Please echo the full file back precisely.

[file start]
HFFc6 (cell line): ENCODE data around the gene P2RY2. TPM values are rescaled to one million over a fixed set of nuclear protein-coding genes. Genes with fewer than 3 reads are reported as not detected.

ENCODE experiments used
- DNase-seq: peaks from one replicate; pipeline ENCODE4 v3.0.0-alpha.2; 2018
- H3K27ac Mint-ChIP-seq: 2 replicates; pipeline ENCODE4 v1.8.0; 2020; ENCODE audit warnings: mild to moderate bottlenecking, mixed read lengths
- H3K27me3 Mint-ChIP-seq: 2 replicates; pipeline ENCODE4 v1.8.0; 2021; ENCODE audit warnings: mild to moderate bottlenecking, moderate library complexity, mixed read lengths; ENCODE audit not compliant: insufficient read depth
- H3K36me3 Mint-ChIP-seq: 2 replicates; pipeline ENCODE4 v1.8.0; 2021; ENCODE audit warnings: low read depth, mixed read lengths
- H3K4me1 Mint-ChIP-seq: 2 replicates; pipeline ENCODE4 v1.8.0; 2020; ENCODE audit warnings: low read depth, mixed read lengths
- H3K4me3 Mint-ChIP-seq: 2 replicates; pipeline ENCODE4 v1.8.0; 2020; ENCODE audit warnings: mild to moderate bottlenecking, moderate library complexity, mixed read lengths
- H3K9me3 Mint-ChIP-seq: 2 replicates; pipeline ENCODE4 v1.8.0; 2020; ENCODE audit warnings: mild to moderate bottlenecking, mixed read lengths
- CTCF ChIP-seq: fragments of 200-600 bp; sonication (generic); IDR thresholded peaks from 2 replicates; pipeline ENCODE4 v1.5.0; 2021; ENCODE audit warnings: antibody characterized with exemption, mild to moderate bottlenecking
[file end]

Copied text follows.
HFFc6 (cell line): ENCODE data around the gene P2RY2. TPM values are rescaled to one million over a fixed set of nuclear protein-coding genes. Genes with fewer than 3 reads are reported as not detected.

ENCODE experiments used
- DNase-seq: peaks from one replicate; pipeline ENCODE4 v3.0.0-alpha.2; 2018
- H3K27ac Mint-ChIP-seq: 2 replicates; pipeline ENCODE4 v1.8.0; 2020; ENCODE audit warnings: mild to moderate bottlenecking, mixed read lengths
- H3K27me3 Mint-ChIP-seq: 2 replicates; pipeline ENCODE4 v1.8.0; 2021; ENCODE audit warnings: mild to moderate bottlenecking, moderate library complexity, mixed read lengths; ENCODE audit not compliant: insufficient read depth
- H3K36me3 Mint-ChIP-seq: 2 replicates; pipeline ENCODE4 v1.8.0; 2021; ENCODE audit warnings: low read depth, mixed read lengths
- H3K4me1 Mint-ChIP-seq: 2 replicates; pipeline ENCODE4 v1.8.0; 2020; ENCODE audit warnings: low read depth, mixed read lengths
- H3K4me3 Mint-ChIP-seq: 2 replicates; pipeline ENCODE4 v1.8.0; 2020; ENCODE audit warnings: mild to moderate bottlenecking, moderate library complexity, mixed read lengths
- H3K9me3 Mint-ChIP-seq: 2 replicates; pipeline ENCODE4 v1.8.0; 2020; ENCODE audit warnings: mild to moderate bottlenecking, mixed read lengths
- CTCF ChIP-seq: fragments of 200-600 bp; sonication (generic); IDR thresholded peaks from 2 replicates; pipeline ENCODE4 v1.5.0; 2021; ENCODE audit warnings: antibody characterized with exemption, mild to moderate bottlenecking